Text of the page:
It’s no surprise that Detroit’s civic problems would resonate most clearly with people around the Great Lakes region. And in Milwaukee, the discussion has been pretty pointed at times—questions about the city’s urban poverty, how Detroit’s bankruptcy might affect Milwaukee, and whether state policies could drive public employees into the suburbs.
One thing they definitely have in common: a desire to foster a new, innovative slice of the local economy, built on high-growth technology companies.
Loren Peterson, a managing director at Venture Investors—a venture capital firm based in Wisconsin with an office in Ann Arbor, MI—says he suspects Milwaukee and Detroit might have more similarities than differences, particularly when it comes to each city’s status as a hub of innovation.
“One difference is, we don’t have a billionaire who’s financing anything,” Peterson says, referring to the efforts of Quicken Loans founder Dan Gilbert in Detroit. “Tech startups in Milwaukee tend to be broader-based. We’re not focused on IT so much.”
It’s worth noting that Venture Investors has invested in at least one Detroit startup, but none in Milwaukee.
What Milwaukee has that Detroit doesn’t is proximity to Chicago, Peterson explains. The Amtrak route that connects the two cities, which are about 80 miles apart, is one of the most heavily traveled in the country.
Peterson says Milwaukee’s strengths are in water technology, pointing to the Great Lakes Water Institute at University of Wisconsin-Milwaukee, and therapeutic devices and healthcare IT, thanks to the strong presence of GE Healthcare and the Medical College of Wisconsin.
He also says that, while both cities struggle to attract talent, Wisconsin and Michigan are both places where natives often want to return when it comes time to raise a family.
Jim Adox, who manages Venture Investors’ Ann Arbor office, says that Michigan and Wisconsin have something else in common: each state is home to one of the nation’s largest public research universities. Both the University of Michigan and the University of Wisconsin in Madison spend more than $1 billion each year on research that can later be spun off into cutting-edge startups.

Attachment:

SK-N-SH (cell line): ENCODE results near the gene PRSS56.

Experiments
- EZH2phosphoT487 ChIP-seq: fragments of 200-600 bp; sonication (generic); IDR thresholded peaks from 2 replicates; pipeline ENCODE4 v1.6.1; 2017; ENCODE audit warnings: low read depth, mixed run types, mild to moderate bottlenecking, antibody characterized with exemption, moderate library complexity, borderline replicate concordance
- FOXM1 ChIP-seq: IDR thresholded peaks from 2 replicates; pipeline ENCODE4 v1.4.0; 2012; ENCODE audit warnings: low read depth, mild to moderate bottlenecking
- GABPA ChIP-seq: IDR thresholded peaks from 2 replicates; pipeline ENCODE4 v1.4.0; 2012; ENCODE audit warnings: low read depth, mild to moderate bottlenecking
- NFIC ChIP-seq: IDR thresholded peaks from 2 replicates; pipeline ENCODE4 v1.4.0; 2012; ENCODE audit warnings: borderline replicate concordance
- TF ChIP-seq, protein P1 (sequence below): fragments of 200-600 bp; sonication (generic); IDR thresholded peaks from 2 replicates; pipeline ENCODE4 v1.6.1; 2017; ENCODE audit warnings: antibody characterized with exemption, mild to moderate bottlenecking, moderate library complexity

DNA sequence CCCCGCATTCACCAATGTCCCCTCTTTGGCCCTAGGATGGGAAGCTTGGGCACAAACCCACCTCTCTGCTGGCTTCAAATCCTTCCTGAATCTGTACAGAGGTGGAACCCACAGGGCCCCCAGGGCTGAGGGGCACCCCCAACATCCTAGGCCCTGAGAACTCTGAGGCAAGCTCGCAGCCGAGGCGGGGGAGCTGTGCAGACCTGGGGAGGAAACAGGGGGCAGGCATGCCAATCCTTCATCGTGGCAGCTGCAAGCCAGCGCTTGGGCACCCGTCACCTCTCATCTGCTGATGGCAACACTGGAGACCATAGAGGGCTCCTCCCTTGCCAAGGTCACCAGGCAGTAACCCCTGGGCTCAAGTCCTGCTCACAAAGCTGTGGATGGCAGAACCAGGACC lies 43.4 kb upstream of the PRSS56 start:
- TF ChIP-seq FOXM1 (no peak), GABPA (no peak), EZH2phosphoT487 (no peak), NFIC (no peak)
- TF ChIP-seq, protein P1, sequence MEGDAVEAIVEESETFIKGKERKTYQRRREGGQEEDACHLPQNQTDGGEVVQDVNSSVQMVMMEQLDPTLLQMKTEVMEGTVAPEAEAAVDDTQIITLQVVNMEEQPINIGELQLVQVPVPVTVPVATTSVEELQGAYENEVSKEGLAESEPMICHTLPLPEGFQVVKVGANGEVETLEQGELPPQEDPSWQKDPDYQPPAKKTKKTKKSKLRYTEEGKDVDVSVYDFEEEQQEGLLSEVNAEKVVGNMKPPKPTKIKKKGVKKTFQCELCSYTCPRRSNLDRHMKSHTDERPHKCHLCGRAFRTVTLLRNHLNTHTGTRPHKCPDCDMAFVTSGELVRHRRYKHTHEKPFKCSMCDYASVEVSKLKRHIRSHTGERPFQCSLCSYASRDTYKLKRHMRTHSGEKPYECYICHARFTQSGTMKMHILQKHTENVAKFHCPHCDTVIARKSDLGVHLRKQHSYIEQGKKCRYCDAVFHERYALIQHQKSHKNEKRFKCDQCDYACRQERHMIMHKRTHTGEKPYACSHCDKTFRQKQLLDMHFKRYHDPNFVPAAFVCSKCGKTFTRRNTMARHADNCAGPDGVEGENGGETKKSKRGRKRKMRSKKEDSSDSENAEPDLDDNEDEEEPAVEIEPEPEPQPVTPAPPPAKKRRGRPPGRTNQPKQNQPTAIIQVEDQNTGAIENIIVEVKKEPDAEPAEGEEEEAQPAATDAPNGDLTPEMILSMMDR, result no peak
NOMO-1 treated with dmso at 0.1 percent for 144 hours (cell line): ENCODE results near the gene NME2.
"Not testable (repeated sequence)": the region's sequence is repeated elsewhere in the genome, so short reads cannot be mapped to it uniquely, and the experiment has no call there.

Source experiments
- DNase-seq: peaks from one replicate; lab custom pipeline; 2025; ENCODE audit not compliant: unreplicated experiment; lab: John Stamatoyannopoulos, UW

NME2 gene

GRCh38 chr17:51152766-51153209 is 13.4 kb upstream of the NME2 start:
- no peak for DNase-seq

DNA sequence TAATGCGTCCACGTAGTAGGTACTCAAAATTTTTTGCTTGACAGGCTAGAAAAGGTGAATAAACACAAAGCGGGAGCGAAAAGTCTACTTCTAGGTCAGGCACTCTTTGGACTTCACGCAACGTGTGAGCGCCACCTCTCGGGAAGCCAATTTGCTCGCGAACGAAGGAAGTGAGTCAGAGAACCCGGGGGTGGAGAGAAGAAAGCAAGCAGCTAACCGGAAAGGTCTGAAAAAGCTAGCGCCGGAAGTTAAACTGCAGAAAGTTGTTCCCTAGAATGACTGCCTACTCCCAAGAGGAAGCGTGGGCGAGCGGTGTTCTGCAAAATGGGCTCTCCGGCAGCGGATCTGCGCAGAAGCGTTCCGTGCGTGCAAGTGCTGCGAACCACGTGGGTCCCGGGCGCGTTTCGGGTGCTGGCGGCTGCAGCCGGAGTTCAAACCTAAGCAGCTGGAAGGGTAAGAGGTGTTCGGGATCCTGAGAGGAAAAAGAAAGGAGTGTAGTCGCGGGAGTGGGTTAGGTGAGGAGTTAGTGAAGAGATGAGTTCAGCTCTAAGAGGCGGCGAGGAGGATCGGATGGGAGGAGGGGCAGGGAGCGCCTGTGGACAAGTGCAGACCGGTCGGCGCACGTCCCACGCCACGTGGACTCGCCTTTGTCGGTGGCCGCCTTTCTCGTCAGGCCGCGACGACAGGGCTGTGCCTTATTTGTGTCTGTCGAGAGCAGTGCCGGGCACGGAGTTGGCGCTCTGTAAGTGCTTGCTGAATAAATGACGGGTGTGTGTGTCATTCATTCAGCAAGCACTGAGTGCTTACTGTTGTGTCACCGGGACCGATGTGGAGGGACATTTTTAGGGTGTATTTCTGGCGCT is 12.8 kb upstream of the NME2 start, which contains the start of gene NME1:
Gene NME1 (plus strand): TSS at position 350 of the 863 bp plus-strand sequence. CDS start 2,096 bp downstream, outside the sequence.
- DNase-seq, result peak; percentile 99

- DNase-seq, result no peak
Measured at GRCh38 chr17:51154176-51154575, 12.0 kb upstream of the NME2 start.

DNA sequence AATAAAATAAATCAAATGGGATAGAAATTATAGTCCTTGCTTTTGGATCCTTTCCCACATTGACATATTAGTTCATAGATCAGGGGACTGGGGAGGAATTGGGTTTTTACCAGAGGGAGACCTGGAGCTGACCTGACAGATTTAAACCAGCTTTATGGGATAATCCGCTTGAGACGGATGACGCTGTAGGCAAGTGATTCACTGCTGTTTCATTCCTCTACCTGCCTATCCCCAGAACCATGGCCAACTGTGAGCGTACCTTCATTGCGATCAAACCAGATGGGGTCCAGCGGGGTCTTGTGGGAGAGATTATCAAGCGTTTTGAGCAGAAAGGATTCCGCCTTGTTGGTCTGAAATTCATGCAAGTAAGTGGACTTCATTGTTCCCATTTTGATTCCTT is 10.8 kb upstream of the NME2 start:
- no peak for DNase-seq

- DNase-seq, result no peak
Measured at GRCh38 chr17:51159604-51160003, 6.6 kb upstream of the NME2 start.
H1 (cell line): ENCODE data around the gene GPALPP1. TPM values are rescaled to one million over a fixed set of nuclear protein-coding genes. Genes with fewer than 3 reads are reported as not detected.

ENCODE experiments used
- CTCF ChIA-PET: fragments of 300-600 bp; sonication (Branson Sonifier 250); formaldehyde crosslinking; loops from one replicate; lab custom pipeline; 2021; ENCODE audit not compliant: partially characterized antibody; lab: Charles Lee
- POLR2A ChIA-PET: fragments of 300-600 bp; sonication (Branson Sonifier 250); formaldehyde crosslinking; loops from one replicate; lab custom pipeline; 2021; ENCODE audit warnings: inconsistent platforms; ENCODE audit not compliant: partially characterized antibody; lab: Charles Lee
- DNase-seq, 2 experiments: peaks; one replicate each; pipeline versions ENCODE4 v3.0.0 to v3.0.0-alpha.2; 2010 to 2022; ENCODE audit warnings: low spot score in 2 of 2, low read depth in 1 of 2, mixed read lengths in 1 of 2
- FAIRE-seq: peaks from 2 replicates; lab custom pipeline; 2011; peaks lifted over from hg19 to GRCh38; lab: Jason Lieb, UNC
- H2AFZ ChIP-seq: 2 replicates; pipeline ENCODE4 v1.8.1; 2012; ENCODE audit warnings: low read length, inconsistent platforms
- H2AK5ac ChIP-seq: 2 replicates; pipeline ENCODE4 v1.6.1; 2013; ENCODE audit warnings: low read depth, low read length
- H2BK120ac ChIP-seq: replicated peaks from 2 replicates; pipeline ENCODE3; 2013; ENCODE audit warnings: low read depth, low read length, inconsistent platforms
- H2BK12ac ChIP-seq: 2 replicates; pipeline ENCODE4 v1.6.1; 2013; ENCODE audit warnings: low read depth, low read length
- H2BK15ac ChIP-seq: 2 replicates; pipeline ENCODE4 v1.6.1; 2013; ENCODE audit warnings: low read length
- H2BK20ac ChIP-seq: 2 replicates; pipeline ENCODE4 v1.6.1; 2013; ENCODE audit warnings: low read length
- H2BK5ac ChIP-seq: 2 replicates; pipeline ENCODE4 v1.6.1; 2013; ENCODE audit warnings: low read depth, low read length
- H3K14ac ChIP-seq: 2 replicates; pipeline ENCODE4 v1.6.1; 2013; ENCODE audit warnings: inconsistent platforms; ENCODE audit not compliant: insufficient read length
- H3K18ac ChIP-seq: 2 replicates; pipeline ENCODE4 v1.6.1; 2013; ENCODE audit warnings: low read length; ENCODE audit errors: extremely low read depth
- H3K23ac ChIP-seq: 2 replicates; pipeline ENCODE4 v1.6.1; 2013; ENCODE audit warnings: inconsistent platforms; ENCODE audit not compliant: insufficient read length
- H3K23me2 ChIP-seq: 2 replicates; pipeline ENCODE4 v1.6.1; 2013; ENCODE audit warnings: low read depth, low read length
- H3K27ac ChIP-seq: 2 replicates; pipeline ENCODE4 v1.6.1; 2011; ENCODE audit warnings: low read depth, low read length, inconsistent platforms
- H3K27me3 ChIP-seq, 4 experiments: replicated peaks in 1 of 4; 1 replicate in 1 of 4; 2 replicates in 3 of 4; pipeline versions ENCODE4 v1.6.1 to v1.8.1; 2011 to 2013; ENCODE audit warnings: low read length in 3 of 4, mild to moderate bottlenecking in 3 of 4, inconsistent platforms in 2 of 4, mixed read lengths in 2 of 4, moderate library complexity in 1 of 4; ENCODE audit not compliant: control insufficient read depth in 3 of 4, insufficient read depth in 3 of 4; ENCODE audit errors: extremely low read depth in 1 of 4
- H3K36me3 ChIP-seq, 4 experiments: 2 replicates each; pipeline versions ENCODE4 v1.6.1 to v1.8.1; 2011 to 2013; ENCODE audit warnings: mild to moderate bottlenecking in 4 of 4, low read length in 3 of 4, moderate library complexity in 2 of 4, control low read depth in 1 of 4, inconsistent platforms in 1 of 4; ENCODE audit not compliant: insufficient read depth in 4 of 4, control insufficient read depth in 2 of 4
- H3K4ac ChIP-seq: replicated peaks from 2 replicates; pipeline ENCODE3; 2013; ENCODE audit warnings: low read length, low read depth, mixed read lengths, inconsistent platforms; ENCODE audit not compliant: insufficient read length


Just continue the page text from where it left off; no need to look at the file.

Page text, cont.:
“[U-M and U-W] dominate their local economies and are major players in the local entrepreneurial scene,” he says.
According to Adox, the cities that house those schools—Madison and Ann Arbor—are strong in life sciences, medical devices, and material sciences. A key difference between Madison and Ann Arbor, he points out, is that Madison is also the state capital, which keeps state government much more in tune with what’s happening in Madison’s entrepreneurial ecosystem.
“Here, the Michigan Economic Development Corporation (MEDC) is doing a good job of trying to bridge that gap,” Adox says. “They’re focused on bringing news back to Lansing. In Madison, it happens more naturally. People run into each other and network. Both are smaller states when it comes to venture capital, and you need state government working closely with entrepreneurs to max it out.”
Adox says both U-M and U-W have leading tech transfer offices, but he feels Madison has a leg up with the Wisconsin Alumni Research Foundation (WARF). Adox says WARF has a lot of resources to get U-W startups off the ground.
“They can invest hundreds of millions in their own spin-offs, and they can also co-invest,” Adox explains. “It’s very meaningful. U-M doesn’t have the same kind of coordinated effort.”
Adox, who is also chair of the Michigan Venture Capital Association, notes that in the last couple of years, Michigan has surpassed Wisconsin in national venture capital rankings. In 2012, Michigan was ranked 15th in the nation, while Wisconsin was ranked 23rd. Five years ago, he says, they were much closer to one another. Adox attributes the 2006 launch of the first of Michigan’s statewide fund of funds as a turning point.
“That fund really helped drive the growth of venture funds in Michigan and attracted out-of-state capital—that’s where Michigan really accelerated past Wisconsin,” he adds.